Remember the days of cracking into a fresh phone book, rifling through the yellow pages to find someone to fix your roof? Would that be under “Roofers?” “Contractors?” “Construction?” Hey, these people have a huge ad, let’s start with them. Or, maybe browsing through the pages of your local Zagat guide to find a restaurant?
Yeah, me neither (or at least I’d like to forget).
The reality is that the usage of traditional yellow pages is on a decline in recent years. Have you noticed your phone books getting considerably thinner? With advancements in online local search, the swell of social media and our natural tendency to seek answers the fastest way possible, your potential customers are taking to Google, Bing, Yelp and a handful of other sites first.
If you have a local presence, it is absolutely crucial to build out your local profiles. Best of all, most of these channels are free. No more spending more for a larger ad; everyone operates on the same playing field. Only those with the most optimized pages, plenty of reviews and information gain the clicks. Your customers are looking for you, get in front of them!
That said, there have been some big changes in the world of local search as of late, so I wanted to bring everything under one roof.
Google Places is Now Google+ Local Pages
First on the list is probably the biggest change affecting local search. Google Places, the old go-to source for information on local businesses, has been migrated into the Google+ social media machine. This was a widely anticipated move, considering Google’s massive push to promote usage of Google+ and the addition of Google+ Business Pages.
Google Places was well-known for general clunkiness when it came to managing your Place page (if you had multiple locations, your headaches only grew exponentially). From difficulties verifying your address, to potential bans for PO Boxes, virtual addresses, shady service areas and so on, and finally the ability for just anyone to move your location or close your business; Places had its fair share of issues.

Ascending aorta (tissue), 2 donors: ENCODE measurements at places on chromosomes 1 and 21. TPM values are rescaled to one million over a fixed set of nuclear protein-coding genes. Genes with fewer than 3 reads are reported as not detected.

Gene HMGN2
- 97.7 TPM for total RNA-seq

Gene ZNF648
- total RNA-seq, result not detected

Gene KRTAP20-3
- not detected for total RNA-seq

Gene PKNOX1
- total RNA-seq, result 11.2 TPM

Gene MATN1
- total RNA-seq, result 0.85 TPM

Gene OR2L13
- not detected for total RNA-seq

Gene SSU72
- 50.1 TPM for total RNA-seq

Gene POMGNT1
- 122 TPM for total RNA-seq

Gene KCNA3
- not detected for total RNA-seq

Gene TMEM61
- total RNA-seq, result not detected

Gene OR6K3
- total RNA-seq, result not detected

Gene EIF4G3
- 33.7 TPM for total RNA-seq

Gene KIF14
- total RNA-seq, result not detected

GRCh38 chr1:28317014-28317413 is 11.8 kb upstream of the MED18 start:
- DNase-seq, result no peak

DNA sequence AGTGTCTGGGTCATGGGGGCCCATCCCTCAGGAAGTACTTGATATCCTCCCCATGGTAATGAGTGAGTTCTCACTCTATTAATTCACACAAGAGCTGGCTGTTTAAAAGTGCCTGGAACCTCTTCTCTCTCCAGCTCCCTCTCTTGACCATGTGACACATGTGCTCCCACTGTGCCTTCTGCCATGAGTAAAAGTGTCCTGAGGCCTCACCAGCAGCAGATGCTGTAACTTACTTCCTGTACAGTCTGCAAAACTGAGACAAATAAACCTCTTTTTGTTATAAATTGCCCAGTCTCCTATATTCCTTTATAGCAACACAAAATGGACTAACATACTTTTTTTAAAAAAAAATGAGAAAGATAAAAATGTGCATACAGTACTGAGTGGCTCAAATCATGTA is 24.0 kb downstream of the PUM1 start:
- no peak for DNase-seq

With the creation of Google+ Local Pages, reviews and searches are directly tied to your Google+ profile. Oh, and if you dearly miss those nice little Zagat guides—worry not. Google has finally made full use of their acquisition of Zagat last year in an effort to compete with Yelp. You can find your local pages on the sidebar of your G+ account when logged in:
These pages were automatically created based on previously created Google Place pages, so there’s no need to recreate your listings. However, we’ve noticed some kinks in the migration, so it’s important to get in and make sure your pages are still showing, verified and correctly optimized. Of course, as part of Google’s master plan, you’ll need to set up a Google+ page if you haven’t already.
Bing Incorporates Yelp Reviews & Content into Local Pages
This one is still hot off the newsstands. Google’s answer to combat Yelp was countered by Bing, who is fighting back my enriching their own local pages with reviews and other content from Yelp. Now, when visiting a Bing Local page, you’ll notice a nifty little “Powered by Yelp” indicator, as well as a list of Yelp-generated ratings and reviews.
This only makes it that much more important to build out a presence on Yelp and engage with your customers by replying to their reviews. Thank those that have posted positive reviews, respond to negative complaints and learn from everyone. Not only can you potentially change the mind of the negative posters, but new customers will see you engaging and caring about their experience.
Apple Goes Local
Not to be outdone by Google and Microsoft, Apple is rolling out more local products as well. Previously, Siri was the primary Apple product giving users information in relation to their location. Now, they are integrating local search into their new map app. According to Apple:
…Additionally, local search includes information for over 100 million businesses with info cards that offer Yelp ratings, reviews, available deals and photos.
Side note: It’s a good time to be Yelp.
So go stick that phone book under the couch with the missing leg where it belongs, save some advertising dollars and start building out your local presence. Build and verify your listings and be sure to add photos, hours, menu information (if applicable), service area and anything else that potential customers may be looking for. It’s becoming increasingly easier to get in front of your customers and unless you have an online presence, you’re just leaving money on the table.